Inside Integration Services Tools: Introduction
SQL Server 2005 introduces a new (ETL) component, Integration Services. Integration Services replaces Data Transformation Services (DTS), first introduced in SQL Server 7.0 and enhanced in SQL Server 2000. However, Integration Services is not a new and improved version of DTS; instead, Integration Services is redesigned and rebuilt from the ground up. This means a new and very different object model, an expansive application programming interface (API) for programming the object model, and a plethora of graphical tools and wizards to create the packages that comprise an ETL solution. This includes the SQL Server Import and Export Wizard to quickly build a simple package that extracts and loads data; SSIS Designer to create complex packages with multiple inputs and outputs, in-line business intelligence, and data cleaning capabilities; tools to implement logging, configurations, updatable properties, and variables in packages; and finally, the tools to deploy the ETL solution.
In SQL Server 7.0 and SQL Server 2000, the Microsoft Management Console (MMC) snap-in, Enterprise Manager, hosted the tools for SQL Server components, including DTS. In SQL Server 2005, it's goodbye MMC, and hello to the "studio" environment. SQL Server 2005 introduces two studios: Business Intelligence Development Studio and SQL Server Management Studio. Both environments are similar to Microsoft Visual Studio; they include Solution Explorer and Server Explorer views, a Properties window, and windows for debugging. In addition, many of the tools for Integration Services are tightly integrated with the look and feel of the "studio" environment. For example, the windows germane to Integration Services, such as the ones for work¬ing with variables or viewing log entries, behave just like the windows that are an intrinsic part of the "studio" environment.
When you are using Integration Services, you are working in both Business Intelligence Development Studio and SQL Server Management Studio. If you are a developer that uses graphical tools to develop business ETL solutions, you can create, debug, and maintain packages in the Business Intelligence Development Environment. If you are an administrator, you can manage packages in SQL Server Management Studio. Either way, you will find that the tools provided by Integration Services go a long way toward addressing the tasks that were just plain difficult to do in the earlier Microsoft ETL offerings. This chapter tells you about these tools.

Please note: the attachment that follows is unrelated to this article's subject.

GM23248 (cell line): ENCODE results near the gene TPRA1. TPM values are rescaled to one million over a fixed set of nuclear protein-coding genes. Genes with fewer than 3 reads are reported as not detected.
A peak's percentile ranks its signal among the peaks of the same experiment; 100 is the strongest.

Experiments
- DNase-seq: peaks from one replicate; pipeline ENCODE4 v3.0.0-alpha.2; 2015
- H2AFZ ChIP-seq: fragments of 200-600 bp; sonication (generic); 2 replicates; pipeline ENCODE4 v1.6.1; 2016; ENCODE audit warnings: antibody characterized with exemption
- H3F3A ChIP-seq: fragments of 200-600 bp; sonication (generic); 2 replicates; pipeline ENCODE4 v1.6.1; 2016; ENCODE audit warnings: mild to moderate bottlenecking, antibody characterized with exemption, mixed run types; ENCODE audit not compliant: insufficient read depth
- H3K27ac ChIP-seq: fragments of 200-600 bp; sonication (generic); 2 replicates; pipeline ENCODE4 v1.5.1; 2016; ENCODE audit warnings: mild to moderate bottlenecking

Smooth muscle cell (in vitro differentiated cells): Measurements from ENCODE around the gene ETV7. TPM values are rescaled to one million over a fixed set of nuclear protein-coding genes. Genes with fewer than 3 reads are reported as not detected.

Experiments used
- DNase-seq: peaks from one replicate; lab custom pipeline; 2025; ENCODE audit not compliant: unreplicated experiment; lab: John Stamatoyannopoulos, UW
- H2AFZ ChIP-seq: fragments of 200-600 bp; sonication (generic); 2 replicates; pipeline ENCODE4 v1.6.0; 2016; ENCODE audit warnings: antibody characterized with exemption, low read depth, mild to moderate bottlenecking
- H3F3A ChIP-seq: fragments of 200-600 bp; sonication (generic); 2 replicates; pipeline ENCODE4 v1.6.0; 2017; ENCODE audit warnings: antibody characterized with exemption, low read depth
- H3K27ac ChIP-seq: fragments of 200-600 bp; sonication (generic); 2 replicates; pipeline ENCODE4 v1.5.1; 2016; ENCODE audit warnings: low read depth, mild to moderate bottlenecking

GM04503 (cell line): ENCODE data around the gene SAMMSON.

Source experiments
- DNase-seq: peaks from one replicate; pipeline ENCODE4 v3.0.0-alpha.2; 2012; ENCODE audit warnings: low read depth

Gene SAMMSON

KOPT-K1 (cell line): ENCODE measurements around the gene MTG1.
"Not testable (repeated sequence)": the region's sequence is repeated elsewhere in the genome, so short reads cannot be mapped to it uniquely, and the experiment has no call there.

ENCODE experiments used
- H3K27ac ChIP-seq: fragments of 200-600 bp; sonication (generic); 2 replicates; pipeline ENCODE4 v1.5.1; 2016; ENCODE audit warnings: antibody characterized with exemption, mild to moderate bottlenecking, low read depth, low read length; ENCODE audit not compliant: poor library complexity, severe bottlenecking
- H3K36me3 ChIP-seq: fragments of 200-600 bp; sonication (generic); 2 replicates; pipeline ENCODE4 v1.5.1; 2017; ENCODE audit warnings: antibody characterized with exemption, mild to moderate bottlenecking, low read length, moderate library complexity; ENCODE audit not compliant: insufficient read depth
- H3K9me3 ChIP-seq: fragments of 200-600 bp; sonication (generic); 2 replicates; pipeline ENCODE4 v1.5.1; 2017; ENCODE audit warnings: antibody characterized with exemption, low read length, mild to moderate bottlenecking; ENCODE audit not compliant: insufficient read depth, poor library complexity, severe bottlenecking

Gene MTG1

Use the following table of contents to navigate to chapter excerpts, or click here to view Inside Integration Service Tools in its entirety.
Inside SQL Server Integration Services Tools
Part 1: Integration Services overview
Part 2: Integration Services tools overview
Part 3: Using Integration Services tools in business scenarios
Part 4: Common package development scenarios
Part 5: Common package deployment scenarios
Part 6: Common package management scenarios
|About the book|
|Microsoft SQL Server 2005's high-powered management tools can dramatically improve DBA productivity and effectiveness. Now there's a comprehensive guide to SQL Server 2005's toolset, straight from the Microsoft team that created it. This book covers the entire toolset in unprecedented depth, guides database professionals in choosing the right tools, and shows them how to use various tools collectively to solve real-world problems. Purchase Inside SQL Server 2005 Tools from Addison-Wesley.|
|About the author|
|Lead author Michael Raheem is a senior product manager in the SQL Server Marketing team at Microsoft. Michael currently leads SQL Server enterprise marketing efforts, including high availability, scalability, performance, and SQL Server Always On Technologies. Prior to joining the marketing team, he led the design and implementation of several SQL Server 2005 tools such as Management Studio, Upgrade Advisor, Database Mail and Surface Area Configuration. Michael has spoken at several conferences, including TechEd, TechReady, PASS and SQL Connections. Additionally, he has contributed to the Answers from Microsoft column in SQL Server Magazine and has over 13 years of experience in designing and developing solutions with Microsoft SQL Server.|